The six units in the curriculum are:
- Sharing Food as Sacramental
- Nurturing the Body
- Food and the Environment
- Creating Community with Food
- Responding to God's Call
Over the past couple months in particular I've found myself thinking about the intersection of food with justice. I was pleased to see that Yum! Brands, the largest chain of restaurants in the world, has adopted a Supplier Code of Conduct, which will require all of its U.S. suppliers to be able to verify their compliance with a number of socially responsible practices. This Code is in addition to specific policies of Yum!'s subsidiary Taco Bell, who is requiring their Florida tomato growers to pass through an additional penny a pound for tomatoes to the migrant workers who pick them. Policies such as this can set a standard for others in the industry.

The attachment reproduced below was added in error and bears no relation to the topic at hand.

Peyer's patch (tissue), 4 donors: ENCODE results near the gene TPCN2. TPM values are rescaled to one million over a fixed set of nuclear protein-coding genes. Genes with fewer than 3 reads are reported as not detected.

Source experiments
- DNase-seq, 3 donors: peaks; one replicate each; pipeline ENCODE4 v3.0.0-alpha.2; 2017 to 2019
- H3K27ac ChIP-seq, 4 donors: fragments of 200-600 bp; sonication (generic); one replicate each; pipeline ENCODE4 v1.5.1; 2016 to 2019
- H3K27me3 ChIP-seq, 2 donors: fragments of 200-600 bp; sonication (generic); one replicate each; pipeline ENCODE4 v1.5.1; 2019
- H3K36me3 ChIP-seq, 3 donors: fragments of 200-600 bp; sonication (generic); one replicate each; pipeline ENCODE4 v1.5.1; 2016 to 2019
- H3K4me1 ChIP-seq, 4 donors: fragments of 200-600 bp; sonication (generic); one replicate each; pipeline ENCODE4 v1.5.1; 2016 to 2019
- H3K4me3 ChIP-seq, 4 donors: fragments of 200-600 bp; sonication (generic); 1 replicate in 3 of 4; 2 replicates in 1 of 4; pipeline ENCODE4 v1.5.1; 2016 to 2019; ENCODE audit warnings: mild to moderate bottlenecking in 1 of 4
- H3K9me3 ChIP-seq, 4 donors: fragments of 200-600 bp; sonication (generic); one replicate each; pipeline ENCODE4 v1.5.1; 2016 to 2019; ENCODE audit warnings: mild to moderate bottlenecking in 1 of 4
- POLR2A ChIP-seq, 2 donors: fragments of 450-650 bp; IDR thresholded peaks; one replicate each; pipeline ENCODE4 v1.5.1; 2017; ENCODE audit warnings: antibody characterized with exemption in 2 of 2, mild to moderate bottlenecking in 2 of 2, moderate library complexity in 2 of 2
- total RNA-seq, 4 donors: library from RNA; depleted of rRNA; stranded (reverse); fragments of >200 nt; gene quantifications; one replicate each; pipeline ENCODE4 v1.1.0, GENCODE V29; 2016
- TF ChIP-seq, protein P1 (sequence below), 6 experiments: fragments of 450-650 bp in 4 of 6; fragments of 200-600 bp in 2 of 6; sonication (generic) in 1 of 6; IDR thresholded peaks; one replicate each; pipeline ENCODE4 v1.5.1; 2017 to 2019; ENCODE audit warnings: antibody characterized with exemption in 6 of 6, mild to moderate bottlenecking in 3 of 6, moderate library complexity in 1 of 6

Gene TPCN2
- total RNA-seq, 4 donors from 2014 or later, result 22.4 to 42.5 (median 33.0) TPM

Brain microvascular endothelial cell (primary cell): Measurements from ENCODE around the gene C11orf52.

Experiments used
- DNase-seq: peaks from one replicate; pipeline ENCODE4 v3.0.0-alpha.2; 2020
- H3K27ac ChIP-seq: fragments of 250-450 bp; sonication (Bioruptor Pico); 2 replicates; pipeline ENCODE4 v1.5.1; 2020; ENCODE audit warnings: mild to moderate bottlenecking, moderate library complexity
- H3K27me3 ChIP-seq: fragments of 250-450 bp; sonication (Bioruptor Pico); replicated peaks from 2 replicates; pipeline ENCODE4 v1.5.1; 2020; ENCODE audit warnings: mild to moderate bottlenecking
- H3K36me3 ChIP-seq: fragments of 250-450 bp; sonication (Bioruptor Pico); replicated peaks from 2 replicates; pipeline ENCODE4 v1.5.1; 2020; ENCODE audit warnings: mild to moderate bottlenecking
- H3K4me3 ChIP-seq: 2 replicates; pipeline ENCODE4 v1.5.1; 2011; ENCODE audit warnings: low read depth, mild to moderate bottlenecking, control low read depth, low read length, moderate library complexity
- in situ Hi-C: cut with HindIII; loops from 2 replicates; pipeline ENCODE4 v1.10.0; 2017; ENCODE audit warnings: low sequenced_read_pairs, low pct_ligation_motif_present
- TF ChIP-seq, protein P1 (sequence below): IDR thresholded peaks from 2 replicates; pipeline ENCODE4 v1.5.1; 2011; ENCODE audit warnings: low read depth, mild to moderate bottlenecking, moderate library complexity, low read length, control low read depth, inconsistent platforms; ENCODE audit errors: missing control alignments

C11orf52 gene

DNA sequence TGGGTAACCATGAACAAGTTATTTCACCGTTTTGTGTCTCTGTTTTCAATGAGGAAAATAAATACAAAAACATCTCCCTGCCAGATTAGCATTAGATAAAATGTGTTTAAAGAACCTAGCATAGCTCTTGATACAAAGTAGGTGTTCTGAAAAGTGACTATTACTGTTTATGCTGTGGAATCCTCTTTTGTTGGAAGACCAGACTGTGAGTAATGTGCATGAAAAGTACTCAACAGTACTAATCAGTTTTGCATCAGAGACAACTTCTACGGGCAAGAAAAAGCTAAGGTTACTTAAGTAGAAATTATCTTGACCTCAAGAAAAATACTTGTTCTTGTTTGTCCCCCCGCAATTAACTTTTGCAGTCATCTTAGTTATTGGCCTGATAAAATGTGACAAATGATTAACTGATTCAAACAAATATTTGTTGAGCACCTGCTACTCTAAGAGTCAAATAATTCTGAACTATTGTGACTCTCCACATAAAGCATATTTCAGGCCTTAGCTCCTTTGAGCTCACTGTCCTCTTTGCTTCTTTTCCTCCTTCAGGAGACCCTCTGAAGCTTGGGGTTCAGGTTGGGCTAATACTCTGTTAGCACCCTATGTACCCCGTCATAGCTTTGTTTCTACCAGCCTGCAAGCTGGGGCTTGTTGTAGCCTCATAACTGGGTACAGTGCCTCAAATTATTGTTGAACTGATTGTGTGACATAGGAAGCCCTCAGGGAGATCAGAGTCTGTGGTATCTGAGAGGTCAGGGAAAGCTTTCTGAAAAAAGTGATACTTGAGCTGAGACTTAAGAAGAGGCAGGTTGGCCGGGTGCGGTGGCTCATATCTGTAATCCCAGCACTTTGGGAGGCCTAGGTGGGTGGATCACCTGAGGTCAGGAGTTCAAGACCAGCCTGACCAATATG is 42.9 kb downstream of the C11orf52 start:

Tuesday night at the Meal and Ministry, one of the children present asked who made the food we were eating. I started to take the credit, but quickly had to admit that someone else harvested the grain, someone else ground it into flour, someone else made it into noodles for me to cook, etc. It is almost impossible to do so simple a thing as eat a meal without being connected to an enormous network of often forgotten people who all made the meal possible.
As I reviewed the materials in "Just Eating?" I particularly appreciated the observations that the miracle of the feeding of the five thousand took place in a setting of political oppression and likely at a time when civil unrest was reaching dangerous levels.
Free download of the participants' and leaders' guides as well as ordering information can be found here.
File under: Presbyterian Church (U.S.A.), business, justice, hunger